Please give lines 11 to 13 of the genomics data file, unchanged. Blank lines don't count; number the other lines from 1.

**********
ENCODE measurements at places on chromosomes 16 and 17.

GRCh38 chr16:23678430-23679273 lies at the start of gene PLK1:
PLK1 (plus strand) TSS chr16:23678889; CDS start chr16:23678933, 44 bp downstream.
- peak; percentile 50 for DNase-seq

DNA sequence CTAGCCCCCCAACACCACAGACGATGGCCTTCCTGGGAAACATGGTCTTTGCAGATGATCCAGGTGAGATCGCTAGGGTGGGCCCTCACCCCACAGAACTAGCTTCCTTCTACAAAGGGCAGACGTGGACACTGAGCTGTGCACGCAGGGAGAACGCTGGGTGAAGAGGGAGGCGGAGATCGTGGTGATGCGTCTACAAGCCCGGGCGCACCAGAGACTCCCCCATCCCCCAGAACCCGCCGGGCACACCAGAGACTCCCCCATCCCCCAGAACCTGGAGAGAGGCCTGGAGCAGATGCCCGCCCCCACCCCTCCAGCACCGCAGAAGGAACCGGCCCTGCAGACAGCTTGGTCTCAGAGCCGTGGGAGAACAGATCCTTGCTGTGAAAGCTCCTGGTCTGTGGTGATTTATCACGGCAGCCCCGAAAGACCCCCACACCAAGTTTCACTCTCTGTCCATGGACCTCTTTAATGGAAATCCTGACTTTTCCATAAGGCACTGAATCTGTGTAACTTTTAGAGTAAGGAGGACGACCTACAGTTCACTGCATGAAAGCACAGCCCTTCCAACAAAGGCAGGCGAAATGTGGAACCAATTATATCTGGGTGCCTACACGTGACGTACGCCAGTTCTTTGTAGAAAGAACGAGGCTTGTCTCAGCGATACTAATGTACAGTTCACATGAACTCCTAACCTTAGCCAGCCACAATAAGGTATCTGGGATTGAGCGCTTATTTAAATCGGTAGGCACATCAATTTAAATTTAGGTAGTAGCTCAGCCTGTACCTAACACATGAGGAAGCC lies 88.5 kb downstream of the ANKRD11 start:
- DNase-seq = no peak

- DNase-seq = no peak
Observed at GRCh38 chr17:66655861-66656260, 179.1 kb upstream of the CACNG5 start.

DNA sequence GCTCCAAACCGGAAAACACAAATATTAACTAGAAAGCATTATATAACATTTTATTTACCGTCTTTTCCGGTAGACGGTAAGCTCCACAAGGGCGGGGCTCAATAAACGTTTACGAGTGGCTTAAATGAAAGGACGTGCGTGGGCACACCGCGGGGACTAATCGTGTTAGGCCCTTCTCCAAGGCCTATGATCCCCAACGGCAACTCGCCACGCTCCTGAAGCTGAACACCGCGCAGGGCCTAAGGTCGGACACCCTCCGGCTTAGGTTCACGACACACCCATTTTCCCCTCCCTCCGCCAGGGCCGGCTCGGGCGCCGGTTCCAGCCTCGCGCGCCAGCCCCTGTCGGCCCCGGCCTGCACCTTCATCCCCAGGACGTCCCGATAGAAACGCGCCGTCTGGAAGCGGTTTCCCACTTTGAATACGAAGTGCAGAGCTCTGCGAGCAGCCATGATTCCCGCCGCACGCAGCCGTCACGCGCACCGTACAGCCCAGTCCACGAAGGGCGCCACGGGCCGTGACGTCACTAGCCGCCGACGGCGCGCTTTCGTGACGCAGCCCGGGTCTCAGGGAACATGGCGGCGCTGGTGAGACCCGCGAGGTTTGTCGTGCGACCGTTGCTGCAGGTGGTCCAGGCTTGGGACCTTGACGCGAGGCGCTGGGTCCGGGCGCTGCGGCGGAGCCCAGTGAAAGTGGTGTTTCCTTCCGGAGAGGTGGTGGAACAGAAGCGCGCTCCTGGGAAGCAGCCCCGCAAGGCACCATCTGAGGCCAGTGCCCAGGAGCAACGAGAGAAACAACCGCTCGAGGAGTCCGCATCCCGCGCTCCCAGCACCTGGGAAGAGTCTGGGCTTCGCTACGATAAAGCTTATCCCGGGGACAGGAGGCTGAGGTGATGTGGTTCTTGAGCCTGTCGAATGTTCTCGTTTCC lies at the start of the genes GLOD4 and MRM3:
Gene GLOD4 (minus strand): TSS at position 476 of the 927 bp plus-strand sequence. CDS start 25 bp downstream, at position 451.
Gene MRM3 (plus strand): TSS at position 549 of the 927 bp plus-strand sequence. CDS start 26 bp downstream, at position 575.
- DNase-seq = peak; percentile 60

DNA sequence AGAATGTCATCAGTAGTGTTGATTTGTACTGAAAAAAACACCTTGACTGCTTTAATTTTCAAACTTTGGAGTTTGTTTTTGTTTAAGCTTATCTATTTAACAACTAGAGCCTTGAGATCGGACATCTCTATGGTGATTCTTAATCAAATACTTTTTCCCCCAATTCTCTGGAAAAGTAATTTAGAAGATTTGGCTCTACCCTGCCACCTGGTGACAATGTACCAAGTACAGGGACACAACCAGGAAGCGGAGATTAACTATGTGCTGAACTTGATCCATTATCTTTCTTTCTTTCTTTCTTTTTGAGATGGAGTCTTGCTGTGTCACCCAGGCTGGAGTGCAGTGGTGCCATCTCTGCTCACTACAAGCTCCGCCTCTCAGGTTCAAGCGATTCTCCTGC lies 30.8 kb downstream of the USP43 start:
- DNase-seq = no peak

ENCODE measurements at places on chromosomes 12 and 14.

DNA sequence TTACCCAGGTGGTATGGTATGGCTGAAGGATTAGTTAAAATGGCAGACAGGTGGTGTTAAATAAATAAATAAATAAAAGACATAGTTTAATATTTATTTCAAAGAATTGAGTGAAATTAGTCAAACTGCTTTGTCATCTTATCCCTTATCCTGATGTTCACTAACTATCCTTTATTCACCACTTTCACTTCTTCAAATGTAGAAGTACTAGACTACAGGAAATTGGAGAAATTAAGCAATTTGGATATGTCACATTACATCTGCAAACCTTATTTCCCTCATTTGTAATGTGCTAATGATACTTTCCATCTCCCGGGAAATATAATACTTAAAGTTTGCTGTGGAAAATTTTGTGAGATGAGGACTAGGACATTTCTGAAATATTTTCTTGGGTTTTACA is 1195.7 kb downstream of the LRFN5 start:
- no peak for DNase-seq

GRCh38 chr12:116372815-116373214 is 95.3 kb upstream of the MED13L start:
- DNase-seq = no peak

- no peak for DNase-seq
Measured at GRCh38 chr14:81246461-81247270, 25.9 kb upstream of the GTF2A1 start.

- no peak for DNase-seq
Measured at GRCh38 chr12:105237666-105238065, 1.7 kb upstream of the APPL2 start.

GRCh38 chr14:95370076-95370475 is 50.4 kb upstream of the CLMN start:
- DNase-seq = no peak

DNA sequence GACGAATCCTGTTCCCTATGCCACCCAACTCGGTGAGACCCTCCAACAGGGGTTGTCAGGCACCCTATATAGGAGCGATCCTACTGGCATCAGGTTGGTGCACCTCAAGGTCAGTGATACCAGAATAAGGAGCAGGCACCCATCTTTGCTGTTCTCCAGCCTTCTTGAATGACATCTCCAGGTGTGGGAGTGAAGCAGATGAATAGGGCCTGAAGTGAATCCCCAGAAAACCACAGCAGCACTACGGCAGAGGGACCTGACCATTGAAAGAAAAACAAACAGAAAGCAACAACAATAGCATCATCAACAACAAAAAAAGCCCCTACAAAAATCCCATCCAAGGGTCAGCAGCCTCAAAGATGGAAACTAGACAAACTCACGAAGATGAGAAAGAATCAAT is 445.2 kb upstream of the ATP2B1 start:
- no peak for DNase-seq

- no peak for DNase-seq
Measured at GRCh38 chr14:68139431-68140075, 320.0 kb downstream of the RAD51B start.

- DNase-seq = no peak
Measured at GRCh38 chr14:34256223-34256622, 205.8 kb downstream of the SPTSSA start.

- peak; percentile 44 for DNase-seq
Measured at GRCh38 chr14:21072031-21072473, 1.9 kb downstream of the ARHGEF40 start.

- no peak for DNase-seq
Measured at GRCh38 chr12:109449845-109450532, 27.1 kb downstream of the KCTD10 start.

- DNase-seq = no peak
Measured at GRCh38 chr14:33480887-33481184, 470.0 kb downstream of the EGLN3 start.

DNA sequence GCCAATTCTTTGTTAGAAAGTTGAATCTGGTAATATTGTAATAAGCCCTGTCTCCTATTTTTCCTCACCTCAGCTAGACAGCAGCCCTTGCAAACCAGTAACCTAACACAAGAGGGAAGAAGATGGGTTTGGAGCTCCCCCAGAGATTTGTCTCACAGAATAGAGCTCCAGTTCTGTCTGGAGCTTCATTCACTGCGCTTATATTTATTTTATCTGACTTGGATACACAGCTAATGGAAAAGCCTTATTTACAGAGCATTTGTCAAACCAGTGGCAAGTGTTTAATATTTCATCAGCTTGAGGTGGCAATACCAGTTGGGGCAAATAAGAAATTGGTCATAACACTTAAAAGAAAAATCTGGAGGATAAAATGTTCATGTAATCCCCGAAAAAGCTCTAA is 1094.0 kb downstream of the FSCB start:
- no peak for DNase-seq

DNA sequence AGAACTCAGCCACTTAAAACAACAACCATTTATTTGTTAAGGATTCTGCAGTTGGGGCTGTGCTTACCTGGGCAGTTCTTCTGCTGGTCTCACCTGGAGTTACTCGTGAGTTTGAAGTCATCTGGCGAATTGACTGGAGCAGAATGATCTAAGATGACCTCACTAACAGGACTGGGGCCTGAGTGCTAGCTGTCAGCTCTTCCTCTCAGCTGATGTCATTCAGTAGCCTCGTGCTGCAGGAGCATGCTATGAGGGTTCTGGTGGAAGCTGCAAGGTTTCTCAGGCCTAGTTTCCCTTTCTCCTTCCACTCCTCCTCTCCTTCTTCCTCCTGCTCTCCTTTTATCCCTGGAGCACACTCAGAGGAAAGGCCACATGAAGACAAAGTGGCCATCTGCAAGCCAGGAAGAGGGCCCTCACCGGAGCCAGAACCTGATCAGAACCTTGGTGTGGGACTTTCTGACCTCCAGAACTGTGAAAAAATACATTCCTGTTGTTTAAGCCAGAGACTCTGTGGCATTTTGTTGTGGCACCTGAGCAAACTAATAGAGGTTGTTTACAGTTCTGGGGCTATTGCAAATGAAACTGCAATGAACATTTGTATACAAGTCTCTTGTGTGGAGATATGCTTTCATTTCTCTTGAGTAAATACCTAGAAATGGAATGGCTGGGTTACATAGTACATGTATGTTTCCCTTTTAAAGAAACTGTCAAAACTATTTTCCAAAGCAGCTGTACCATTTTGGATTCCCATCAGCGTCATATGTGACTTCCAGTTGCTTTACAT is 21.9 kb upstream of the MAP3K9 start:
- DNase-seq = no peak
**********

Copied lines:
Gene MRM3 (plus strand): TSS at position 549 of the 927 bp plus-strand sequence. CDS start 26 bp downstream, at position 575.
- DNase-seq = peak; percentile 60

DNA sequence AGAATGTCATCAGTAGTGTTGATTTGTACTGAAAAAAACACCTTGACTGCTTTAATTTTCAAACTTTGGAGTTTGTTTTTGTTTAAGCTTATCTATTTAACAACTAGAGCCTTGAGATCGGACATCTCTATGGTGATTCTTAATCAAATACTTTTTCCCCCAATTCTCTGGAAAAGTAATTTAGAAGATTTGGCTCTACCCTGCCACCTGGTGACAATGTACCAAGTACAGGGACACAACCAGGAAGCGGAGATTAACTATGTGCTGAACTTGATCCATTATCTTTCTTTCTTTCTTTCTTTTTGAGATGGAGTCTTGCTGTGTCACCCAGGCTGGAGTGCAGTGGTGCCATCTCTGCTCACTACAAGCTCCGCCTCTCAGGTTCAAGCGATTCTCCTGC lies 30.8 kb downstream of the USP43 start: